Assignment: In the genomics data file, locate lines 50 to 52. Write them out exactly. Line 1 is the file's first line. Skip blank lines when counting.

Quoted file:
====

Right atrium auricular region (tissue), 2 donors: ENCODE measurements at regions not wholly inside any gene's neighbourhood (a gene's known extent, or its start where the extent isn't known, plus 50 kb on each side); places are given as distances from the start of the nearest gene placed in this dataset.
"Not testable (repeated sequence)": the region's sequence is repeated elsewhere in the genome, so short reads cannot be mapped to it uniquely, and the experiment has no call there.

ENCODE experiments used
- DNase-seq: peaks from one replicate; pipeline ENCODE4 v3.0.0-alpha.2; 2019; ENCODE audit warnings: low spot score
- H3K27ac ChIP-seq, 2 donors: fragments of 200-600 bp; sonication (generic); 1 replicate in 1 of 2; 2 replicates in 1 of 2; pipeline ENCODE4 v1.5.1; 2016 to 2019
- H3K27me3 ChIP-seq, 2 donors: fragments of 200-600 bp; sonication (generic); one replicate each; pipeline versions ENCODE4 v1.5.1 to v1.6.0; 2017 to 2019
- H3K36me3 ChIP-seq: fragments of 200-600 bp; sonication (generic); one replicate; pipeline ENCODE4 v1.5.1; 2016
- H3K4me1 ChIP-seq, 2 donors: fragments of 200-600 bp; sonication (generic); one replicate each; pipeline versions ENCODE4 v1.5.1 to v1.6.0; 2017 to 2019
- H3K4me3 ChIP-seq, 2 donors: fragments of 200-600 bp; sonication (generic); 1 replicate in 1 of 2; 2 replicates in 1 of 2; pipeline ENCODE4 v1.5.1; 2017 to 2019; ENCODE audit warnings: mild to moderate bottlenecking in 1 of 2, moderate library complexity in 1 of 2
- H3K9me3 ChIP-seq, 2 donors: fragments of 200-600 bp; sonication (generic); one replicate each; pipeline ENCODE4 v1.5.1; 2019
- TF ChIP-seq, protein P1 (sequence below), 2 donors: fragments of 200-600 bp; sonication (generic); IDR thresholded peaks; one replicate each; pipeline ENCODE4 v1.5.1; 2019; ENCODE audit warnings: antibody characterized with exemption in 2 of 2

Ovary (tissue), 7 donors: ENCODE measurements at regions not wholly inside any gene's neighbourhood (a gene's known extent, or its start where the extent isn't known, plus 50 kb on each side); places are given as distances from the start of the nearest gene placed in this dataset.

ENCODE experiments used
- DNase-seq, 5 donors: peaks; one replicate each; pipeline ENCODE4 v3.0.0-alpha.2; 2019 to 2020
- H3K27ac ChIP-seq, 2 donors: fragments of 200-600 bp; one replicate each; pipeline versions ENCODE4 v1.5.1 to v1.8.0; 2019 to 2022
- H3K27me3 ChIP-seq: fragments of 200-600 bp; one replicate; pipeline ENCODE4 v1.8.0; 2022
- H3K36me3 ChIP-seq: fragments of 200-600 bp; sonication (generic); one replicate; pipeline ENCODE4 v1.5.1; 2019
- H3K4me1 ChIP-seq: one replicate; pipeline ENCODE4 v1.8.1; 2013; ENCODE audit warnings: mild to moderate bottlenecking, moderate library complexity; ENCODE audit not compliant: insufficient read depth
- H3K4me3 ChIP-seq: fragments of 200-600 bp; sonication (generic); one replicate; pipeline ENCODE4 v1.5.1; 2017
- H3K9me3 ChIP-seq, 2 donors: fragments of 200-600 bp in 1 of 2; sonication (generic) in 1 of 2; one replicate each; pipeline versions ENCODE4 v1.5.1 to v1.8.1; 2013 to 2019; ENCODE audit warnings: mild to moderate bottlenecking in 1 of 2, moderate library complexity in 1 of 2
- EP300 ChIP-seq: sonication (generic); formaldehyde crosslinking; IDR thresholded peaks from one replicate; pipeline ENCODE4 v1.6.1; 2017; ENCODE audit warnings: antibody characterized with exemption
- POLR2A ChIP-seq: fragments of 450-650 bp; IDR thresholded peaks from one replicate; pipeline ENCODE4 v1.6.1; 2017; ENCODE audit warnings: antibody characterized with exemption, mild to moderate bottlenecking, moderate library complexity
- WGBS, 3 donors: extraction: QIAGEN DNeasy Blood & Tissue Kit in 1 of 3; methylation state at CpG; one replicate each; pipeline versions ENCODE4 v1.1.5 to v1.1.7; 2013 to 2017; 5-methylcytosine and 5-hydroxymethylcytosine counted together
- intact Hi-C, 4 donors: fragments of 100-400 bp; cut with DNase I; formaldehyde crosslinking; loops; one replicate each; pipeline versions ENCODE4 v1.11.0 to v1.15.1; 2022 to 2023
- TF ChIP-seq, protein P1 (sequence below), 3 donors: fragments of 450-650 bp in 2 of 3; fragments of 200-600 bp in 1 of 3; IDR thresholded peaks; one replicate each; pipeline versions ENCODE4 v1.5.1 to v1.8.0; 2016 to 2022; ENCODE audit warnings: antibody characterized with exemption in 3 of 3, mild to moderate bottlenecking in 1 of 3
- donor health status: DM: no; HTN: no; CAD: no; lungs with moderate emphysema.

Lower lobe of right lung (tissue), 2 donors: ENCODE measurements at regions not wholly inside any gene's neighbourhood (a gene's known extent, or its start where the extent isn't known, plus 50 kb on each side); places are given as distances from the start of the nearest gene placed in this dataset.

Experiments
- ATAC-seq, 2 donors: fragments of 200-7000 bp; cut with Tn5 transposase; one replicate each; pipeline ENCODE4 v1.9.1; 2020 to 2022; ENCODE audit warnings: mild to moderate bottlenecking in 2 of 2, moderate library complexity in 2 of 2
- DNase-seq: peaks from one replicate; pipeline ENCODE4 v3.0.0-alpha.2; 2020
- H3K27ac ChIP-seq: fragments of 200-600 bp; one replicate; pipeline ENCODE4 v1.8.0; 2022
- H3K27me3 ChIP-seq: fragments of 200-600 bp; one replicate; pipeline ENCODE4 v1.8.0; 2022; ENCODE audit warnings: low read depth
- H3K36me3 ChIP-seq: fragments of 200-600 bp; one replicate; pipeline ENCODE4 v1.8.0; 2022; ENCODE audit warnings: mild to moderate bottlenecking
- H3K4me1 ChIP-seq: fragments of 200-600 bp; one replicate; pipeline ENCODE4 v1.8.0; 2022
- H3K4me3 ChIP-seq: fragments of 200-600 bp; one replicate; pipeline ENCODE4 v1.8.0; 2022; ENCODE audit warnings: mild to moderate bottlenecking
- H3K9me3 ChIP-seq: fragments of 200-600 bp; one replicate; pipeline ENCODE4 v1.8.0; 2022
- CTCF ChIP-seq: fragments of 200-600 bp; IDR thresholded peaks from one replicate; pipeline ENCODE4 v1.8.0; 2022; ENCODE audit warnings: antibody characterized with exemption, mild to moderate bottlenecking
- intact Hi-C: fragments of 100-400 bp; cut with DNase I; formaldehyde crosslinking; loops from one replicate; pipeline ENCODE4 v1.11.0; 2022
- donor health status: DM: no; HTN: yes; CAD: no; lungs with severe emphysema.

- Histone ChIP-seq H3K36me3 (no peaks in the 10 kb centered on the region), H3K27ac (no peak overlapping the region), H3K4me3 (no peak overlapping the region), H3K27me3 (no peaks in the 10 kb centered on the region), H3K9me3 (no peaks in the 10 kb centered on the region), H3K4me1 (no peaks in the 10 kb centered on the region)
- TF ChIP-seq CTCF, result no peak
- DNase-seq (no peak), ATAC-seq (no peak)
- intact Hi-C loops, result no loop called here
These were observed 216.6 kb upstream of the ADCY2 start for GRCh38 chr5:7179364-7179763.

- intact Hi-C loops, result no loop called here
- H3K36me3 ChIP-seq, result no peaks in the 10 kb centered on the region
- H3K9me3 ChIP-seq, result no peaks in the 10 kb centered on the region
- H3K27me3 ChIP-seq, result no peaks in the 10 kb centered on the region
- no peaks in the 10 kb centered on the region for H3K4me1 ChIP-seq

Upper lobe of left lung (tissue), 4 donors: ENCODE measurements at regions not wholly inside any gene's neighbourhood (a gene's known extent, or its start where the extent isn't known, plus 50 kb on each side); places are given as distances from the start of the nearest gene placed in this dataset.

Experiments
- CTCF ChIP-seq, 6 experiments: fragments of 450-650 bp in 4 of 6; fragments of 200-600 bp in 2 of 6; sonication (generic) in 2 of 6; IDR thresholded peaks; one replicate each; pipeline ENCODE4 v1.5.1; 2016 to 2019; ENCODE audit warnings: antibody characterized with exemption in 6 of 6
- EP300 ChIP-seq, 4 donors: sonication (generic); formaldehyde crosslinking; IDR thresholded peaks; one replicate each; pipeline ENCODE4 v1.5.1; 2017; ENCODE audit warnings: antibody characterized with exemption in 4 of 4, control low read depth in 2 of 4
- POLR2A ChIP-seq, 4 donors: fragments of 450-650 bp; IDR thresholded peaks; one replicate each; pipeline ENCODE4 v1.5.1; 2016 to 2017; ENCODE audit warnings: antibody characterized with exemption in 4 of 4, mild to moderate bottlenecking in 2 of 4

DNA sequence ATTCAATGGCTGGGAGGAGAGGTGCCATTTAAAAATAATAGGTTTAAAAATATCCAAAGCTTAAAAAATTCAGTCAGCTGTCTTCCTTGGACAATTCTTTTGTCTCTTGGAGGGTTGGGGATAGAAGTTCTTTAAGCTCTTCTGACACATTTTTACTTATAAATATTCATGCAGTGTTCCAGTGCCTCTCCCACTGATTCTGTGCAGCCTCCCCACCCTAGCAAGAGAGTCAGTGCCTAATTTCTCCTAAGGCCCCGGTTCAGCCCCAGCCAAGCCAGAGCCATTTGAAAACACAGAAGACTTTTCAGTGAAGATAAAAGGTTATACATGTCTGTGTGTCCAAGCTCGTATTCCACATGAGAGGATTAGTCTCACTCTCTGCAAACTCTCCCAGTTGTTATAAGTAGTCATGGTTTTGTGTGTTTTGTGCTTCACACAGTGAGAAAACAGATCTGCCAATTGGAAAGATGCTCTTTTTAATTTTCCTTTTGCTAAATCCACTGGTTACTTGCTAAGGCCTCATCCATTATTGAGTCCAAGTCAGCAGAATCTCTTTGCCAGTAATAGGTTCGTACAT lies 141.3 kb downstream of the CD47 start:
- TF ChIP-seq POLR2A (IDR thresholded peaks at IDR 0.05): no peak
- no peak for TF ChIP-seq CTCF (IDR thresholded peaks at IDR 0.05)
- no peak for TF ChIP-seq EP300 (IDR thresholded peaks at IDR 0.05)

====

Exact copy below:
Upper lobe of left lung (tissue), 4 donors: ENCODE measurements at regions not wholly inside any gene's neighbourhood (a gene's known extent, or its start where the extent isn't known, plus 50 kb on each side); places are given as distances from the start of the nearest gene placed in this dataset.

Experiments
- CTCF ChIP-seq, 6 experiments: fragments of 450-650 bp in 4 of 6; fragments of 200-600 bp in 2 of 6; sonication (generic) in 2 of 6; IDR thresholded peaks; one replicate each; pipeline ENCODE4 v1.5.1; 2016 to 2019; ENCODE audit warnings: antibody characterized with exemption in 6 of 6